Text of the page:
Not at the media for covering it, mind you. After all, stories about severed hands, whether they come about via a beloved sci-fi franchise or two nutbars brandishing a dull blade, do tend to garner eyeballs. No, I blanch because it should be their nutbar-ness that’s used to classify them, as opposed to their Muslim-ness, but if history is our guide, that probably won’t end up being the case. As such, the actions of these two will just end up making it that much harder for run-of-the-mill American Muslims to live their American dream—which doesn’t involve anybody’s severed body parts, attempted or otherwise.
Just to be absolutely clear here: There’s no justification for what these guys did. None. Not even a little bit. First of all, the applicability of such a barbaric punishment under these circumstances would be questionable even in a primarily Islamic country, but given that these guys live in America, they’re bound by American laws, and as far as I know, “Off with his hands!” has never been one of the punishments doled out by Judge Judy.
Naturally, that hasn’t stopped the usual chorus of voices from the “Fear Islam!” crowd from chiming in on comments sections across the web. Was this an example of Sharia law? Perhaps some kind of stealth jihad?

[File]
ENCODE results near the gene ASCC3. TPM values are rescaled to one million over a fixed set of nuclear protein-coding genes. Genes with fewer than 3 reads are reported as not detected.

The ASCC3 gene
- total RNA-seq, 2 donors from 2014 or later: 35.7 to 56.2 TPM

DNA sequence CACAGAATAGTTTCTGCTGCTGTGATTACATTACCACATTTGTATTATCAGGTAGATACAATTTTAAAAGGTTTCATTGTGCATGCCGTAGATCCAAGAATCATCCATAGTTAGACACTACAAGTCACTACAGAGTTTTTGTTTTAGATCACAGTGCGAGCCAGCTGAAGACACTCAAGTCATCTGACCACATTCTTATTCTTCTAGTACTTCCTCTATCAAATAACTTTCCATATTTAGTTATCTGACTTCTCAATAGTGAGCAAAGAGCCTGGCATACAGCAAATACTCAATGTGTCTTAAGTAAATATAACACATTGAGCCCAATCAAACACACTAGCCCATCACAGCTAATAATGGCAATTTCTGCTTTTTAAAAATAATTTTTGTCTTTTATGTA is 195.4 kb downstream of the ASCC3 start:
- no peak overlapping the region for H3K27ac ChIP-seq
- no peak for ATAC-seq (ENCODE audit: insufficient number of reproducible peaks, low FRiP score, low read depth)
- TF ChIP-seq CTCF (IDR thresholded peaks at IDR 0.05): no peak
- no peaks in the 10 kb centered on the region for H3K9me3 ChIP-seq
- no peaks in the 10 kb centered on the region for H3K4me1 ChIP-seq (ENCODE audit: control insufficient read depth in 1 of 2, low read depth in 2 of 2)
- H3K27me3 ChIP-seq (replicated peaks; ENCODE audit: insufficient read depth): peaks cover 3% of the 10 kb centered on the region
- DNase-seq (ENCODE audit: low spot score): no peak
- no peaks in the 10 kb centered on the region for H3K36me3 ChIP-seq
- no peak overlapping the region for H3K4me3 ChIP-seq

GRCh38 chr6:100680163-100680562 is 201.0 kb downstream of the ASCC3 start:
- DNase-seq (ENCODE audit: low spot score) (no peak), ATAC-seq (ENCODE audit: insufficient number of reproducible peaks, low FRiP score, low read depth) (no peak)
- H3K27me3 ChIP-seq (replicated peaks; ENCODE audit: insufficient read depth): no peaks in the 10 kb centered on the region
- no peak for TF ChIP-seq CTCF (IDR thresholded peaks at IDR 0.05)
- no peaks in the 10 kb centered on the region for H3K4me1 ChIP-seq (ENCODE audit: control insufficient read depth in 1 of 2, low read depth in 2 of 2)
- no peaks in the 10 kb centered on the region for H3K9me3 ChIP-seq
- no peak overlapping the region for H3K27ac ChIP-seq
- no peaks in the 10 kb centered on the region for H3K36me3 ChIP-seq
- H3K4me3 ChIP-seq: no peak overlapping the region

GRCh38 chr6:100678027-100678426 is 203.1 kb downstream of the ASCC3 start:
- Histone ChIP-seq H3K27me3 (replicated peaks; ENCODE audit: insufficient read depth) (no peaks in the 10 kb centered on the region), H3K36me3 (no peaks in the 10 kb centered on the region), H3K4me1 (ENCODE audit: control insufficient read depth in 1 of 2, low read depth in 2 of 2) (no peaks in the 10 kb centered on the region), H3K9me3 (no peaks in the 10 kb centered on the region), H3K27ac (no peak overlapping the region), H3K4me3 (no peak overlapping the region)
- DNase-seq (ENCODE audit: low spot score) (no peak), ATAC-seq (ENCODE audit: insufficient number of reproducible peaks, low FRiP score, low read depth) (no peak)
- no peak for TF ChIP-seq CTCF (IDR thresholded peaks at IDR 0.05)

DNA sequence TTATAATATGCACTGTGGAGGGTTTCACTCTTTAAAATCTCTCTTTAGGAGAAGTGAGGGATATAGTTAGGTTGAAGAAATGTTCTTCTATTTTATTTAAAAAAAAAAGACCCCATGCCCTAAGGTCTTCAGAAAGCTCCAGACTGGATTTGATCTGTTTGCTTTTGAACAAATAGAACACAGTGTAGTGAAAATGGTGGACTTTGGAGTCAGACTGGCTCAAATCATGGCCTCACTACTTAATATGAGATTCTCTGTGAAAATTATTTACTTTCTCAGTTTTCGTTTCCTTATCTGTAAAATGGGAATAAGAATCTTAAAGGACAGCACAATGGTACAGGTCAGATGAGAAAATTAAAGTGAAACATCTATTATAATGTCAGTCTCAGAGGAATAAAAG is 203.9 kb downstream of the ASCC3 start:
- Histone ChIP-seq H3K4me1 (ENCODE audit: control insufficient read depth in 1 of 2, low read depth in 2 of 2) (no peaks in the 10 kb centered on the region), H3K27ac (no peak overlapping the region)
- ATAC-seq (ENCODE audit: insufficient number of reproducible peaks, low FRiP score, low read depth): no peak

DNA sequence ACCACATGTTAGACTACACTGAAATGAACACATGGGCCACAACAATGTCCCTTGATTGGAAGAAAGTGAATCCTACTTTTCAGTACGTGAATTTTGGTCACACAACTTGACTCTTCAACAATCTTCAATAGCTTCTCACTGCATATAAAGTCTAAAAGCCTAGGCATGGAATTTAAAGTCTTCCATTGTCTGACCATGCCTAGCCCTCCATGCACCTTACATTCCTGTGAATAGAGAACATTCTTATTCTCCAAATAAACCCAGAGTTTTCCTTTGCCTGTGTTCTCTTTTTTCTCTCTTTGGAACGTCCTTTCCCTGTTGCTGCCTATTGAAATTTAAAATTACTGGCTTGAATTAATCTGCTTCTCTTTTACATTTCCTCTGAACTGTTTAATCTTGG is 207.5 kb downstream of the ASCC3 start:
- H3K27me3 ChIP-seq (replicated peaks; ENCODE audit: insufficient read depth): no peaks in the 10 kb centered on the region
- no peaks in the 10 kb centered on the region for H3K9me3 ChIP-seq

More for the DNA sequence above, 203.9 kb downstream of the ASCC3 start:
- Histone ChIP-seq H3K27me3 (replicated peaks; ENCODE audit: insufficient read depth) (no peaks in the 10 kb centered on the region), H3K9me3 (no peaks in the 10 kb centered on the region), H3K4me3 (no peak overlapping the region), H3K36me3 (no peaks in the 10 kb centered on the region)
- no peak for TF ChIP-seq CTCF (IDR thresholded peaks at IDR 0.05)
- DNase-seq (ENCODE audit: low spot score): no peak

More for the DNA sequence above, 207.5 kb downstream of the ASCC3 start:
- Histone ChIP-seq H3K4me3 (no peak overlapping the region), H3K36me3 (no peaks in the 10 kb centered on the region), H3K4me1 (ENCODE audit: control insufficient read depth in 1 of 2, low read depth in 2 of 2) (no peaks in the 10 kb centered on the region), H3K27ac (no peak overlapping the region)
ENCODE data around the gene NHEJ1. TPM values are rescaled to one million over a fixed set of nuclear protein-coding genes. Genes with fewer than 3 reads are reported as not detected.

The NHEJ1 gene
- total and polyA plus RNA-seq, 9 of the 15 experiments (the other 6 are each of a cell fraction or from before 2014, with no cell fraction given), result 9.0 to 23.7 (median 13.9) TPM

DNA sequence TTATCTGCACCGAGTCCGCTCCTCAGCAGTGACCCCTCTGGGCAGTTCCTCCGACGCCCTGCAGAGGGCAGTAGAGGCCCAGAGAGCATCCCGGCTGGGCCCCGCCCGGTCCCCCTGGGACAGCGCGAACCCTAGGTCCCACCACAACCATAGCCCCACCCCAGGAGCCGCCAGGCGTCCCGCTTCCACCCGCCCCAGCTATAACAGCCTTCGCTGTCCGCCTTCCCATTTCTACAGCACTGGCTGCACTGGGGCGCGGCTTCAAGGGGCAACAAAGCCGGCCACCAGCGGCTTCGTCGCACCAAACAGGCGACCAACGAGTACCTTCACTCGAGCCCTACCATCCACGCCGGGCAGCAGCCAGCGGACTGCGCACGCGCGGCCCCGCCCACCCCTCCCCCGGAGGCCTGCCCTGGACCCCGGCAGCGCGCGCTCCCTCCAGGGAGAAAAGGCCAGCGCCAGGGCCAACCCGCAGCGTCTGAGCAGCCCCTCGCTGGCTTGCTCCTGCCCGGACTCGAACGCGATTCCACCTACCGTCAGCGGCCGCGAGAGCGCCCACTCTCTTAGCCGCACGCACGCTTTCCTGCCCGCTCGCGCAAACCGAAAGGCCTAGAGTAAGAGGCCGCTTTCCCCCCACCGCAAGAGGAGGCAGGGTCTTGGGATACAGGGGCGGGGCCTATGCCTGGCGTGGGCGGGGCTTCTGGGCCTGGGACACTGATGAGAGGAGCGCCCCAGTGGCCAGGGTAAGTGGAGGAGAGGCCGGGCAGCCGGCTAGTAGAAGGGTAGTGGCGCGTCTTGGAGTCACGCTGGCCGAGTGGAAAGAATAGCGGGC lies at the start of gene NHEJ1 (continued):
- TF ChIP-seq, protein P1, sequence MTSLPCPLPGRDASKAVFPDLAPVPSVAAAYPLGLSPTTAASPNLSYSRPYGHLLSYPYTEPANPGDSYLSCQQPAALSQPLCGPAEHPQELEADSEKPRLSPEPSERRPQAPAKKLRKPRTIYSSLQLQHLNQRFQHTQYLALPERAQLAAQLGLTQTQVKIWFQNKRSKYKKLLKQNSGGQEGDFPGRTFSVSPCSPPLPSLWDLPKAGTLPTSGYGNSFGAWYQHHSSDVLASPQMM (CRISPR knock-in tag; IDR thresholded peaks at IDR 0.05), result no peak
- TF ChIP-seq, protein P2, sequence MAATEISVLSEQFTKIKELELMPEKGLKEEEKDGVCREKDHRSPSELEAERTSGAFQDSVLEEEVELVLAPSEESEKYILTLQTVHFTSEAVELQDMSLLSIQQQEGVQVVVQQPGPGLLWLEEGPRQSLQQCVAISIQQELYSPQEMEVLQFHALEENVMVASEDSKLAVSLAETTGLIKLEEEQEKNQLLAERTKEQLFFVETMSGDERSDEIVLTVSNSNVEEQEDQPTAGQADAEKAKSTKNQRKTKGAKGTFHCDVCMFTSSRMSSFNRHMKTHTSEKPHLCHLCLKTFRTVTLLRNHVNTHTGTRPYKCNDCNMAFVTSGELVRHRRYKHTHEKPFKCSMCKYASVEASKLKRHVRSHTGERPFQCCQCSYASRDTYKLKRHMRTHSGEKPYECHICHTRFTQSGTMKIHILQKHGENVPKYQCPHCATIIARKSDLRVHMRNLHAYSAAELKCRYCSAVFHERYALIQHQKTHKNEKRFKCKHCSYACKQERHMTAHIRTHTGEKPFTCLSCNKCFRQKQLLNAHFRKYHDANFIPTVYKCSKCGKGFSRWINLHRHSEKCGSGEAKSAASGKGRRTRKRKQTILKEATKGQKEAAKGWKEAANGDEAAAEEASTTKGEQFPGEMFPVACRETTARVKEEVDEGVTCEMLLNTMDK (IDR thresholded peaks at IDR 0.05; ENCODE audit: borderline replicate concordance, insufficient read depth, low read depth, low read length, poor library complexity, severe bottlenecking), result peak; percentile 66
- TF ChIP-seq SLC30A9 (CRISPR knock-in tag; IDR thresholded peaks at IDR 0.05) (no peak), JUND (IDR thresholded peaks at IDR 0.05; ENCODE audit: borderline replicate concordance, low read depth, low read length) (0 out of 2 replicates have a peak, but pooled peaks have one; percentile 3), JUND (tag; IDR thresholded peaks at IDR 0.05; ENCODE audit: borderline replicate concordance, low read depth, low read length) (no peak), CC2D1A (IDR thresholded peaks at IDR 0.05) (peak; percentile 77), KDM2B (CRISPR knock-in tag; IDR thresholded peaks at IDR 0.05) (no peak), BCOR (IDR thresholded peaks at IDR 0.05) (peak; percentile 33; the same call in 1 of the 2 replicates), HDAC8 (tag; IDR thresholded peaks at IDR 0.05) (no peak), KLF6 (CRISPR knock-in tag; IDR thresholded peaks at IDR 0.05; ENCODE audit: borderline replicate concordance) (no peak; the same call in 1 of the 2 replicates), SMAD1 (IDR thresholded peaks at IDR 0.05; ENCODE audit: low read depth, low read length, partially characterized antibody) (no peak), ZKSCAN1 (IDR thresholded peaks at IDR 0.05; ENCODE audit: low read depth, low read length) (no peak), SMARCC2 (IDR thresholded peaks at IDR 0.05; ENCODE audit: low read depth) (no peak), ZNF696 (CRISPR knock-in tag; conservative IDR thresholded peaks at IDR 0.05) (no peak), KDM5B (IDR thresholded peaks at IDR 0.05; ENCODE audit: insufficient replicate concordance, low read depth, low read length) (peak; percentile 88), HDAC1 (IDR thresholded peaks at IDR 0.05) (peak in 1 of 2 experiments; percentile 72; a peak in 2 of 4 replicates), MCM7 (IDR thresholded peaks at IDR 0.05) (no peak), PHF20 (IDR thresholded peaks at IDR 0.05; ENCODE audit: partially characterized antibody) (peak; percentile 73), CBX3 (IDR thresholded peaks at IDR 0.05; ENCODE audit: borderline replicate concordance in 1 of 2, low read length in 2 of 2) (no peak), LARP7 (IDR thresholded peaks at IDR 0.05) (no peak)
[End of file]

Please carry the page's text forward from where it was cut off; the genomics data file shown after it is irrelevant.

No, to both.
As far as I know, there’s no groundswell in American congregations to extract a literal pound of flesh for perceived transgressions. We’re Americans. We have lawsuits for that. This terrible story is simply about two guys armed with a superiority complex—and, unfortunately, a machete—who went way too viciously far in confusing brutality for justice.
The fact is, human history—recent and otherwise—is rife with examples of horrible people finding ways to force-fit religion, race, nationality, education or economic class into justifications for their essential horribleness. Because the “dark side of the Force” we heard so much about in Star Wars is something universal, not religion-specific. That understanding speaks to something fundamental inside of us—which helps explain why Star Wars is one of the most popular mythologies of our time. We all have the capacity to fall from grace, but we also all have the ability to rise above our worse natures. Sometimes all we need is a hand up.
Zaki Hasan is a professor of communication and media studies in the San Francisco Bay Area and co-founder of Mr. Boy Productions, an L.A.-based film and video company. A lifelong pop-culture buff, he is cohost of the MovieFilm Podcast, co-author of Quirk Books’ Geek Wisdom: The Sacred Teachings of Nerd Culture, and his work has been featured at Q-News, Illume and The Huffington Post. He has appeared as a panelist on Al Jazeera America’s The Stream and is a contributing editor at Altmuslimah.com. Find him at zakiscorner.com.
Savage Love: Involuntary celibacy?